Creatures Great And Small: Idaho Nonprofit Rescues Sheep Dogs, Pyranees From Horrific Situations
It’s difficult to fathom that some of the beautiful dogs on the planet are often rescued from horrible circumstances. But that’s how Tiffany Larson spends her days. In fact, on the website of her nonprofit, Unega Mountain Dog Rescue, the headline reads, “Saving lives, one dog at a time.”
In particular, the nonprofit is dedicated to the protection and rescue of Great Pyrenees/Akbash dogs in Idaho and surrounding areas.
Larson visited with Morning Edition host George Prentice to talk about one particular rescue which she described in grim detail, and how the rehab of the rescued dogs, some as young as a few months old, is going quite well.
“The young ones who are not as feral as the older ones were easily adaptable to human touch, easy to vaccinate, easy to chip, get cleaned up and adopt out. So, most of the young ones left. Now, I'm open to all the adults.”Tiffany Larson
Read the full transcript below:
GEORGE PRENTICE: It is Morning Edition on Boise State Public Radio News, good morning. I'm George Prentice. Spending your days and nights with some of the world's most beautiful creatures sounds wonderful, but the cruelty that some of these animals endure is often unspeakable. Tiffany Larson is here. She joins us from the Wood River Valley where she and her partner run the Unega Mountain Dog Rescue. Tiffany, good morning.
TIFFANY LARSON: Good morning.
PRENTICE: Specifically, you rescue and rehabilitate what? Sheep dogs?
LARSON: Yes, we specifically rescue Great Pyrenees and Akbash working dogs.
PRENTICE: What a gorgeous, gorgeous animal. These are some of the best looking dogs on the planet.
LARSON: They really are, and they’re guardians by instinctual nature, but they also are one of the more sensitive breeds.
PRENTICE: So, I was stunned to learn that it's not unusual for sheep dogs to be left behind.
LARSON: That is correct, when summertime ramps up here in Blaine County. We have a lot of ranchers moving through the county on BLM land, that they get to move their flocks into. And usually, each band of sheep has anywhere between five and 10 dogs guarding that band. And lots of dogs aren't able to keep up, either because they're too young or they're sick or they're injured. And usually nine times out of ten, if they can't do their job or can't keep up, they're left behind.
PRENTICE: Let's talk about something outside of Blaine County. Let's talk about what was discovered in Twin Falls County. What can you tell me?
LARSON: I got brought into that a couple months ago. It was a situation that is not normal for us to rescue. It was a private property situation, a farm. I believe that, probably, it happened that the dogs got out of control with these owners.
PRENTICE: But about how many dogs are we talking about?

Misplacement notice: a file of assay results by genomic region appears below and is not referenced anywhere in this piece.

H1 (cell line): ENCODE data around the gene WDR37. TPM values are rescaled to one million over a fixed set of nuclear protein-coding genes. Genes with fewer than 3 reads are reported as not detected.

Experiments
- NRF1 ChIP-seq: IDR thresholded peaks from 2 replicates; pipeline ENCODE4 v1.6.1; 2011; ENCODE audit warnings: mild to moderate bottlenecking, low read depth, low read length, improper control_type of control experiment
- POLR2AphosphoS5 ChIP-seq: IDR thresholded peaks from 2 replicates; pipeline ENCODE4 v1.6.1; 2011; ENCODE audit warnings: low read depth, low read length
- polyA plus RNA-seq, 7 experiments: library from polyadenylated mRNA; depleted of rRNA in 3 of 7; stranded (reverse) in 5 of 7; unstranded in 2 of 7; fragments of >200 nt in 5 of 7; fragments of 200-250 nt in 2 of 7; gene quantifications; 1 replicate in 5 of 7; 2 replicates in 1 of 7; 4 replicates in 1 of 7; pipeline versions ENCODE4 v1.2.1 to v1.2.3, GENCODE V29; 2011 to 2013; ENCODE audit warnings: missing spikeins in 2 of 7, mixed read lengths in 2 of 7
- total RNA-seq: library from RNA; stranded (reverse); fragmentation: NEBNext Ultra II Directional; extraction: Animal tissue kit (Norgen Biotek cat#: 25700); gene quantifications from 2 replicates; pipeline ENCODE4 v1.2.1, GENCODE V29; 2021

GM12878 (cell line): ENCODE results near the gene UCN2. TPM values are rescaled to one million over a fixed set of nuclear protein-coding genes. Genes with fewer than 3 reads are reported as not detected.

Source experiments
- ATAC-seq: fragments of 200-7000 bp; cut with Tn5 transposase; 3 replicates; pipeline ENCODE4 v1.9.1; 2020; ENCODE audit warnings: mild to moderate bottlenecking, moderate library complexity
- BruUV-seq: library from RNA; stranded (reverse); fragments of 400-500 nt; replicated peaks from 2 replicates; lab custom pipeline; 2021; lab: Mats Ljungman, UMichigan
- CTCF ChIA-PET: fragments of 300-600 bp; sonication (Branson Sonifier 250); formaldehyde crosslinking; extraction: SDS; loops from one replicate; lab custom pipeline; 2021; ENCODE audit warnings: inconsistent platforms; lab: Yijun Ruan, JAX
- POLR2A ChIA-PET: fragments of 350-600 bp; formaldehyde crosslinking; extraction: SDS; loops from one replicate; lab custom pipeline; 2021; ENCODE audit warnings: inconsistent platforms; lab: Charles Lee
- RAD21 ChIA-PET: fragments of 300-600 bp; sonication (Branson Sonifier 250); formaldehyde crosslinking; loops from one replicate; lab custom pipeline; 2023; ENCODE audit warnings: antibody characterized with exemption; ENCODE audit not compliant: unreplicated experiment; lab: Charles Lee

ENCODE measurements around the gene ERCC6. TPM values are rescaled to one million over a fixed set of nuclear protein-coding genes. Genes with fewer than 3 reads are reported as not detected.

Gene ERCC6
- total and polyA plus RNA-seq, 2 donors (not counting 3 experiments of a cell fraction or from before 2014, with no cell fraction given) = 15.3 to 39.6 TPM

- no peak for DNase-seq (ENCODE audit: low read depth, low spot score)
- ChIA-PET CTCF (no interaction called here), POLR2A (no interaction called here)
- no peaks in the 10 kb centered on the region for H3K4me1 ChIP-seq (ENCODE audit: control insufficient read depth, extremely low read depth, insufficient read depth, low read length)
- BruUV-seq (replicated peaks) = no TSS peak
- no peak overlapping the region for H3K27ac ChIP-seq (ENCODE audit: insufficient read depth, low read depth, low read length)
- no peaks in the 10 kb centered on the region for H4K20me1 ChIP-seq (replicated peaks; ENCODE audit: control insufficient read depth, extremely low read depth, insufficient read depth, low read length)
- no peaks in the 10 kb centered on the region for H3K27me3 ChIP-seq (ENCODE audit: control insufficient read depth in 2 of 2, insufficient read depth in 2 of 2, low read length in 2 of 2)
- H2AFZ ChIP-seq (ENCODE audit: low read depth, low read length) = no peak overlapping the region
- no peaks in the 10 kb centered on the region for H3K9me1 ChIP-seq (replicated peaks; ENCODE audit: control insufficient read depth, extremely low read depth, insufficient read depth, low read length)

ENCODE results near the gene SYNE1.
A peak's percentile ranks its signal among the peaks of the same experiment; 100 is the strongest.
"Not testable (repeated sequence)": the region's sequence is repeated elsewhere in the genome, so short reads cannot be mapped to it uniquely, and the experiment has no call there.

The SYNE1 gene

LARSON: Close to 40. 38, to be exact.
PRENTICE: Oh, my goodness.
LARSON: Yeah, all different. Eight weeks. Three months. Five months.
PRENTICE: Did law enforcement contact you?
LARSON: No, actually, I work with a lot of different rescues, different coalitions. And they called me in to see if I could help pull some strings to get on this private property because everybody was running into a dead end.
PRENTICE: And so, I'm assuming that you did get on the property.
LARSON: I did. You know, animal control and the Twin Falls Sheriff's Department was called in by neighbors, complaining or concerned about what was going on, on the farm. And unfortunately, maybe their hands were tied, I don't know, specifics, but they only went down and slapped this gentleman with a warning. So, nobody ever went physically onto the property to see what was happening,
PRENTICE: What breeds or breed of dogs.
LARSON: So, he had mostly Great Pyrenees, a few Akbash were in there as well.
PRENTICE: I've got to ask, have any of them perished
LARSON: On the property the first day after being allowed to be on there? I rescued 18 dogs in one day from that property. And as I walked the hundred acre property, I was aware of just boneyard after boneyard, dead carcasses ranging from an actual dead Pyrenees to dead goats to dead cattle. It was… it was pretty horrific.
PRENTICE: So, how many dogs ultimately did you rescue?
LARSON: Right now we have rescued 32 dogs.
PRENTICE: How are they doing?
LARSON: They're great. The young ones who are not as feral as the older ones were easily adaptable to human touch, easy to vaccinate, easy to chip, get cleaned up and adopt out. So, most of the young ones left. Now, I'm open to all the adults.
PRENTICE: Can I assume that there is an open investigation?
LARSON: Yes, apparently there is an open investigation as far as a cruelty investigation for this gentleman, I don't know specifics about that. And I to be honest, I almost don't believe that they're following through.
PRENTICE: But to be clear, you were able to rescue these dogs because this person did allow you to rescue these dogs.
LARSON: He did. He actually… I had him sign a form for me, to relinquish the dogs and allow me on the property.
PRENTICE: Ok, you are an official nonprofit, so how can people support your effort?
LARSON: We have a website, UnegaMountainRescueDog.org. We have a donate button on that website. And people can donate from $1 to whatever they're able to do. Also, people locally are dropping off dog beds, dog food, helping to pay for vet care, all sorts of good things,
PRENTICE: And as far as adoptions… that first contact is what, over the phone?
LARSON: People can contact over the phone, but also on our website, we have an adoption process to go through.
PRENTICE: She is Tiffany Larson from Unega Mountain Dog Rescue. Tiffany, thank you for what you do. Thank you for giving us some time this morning.
Find reporter George Prentice on Twitter @georgepren
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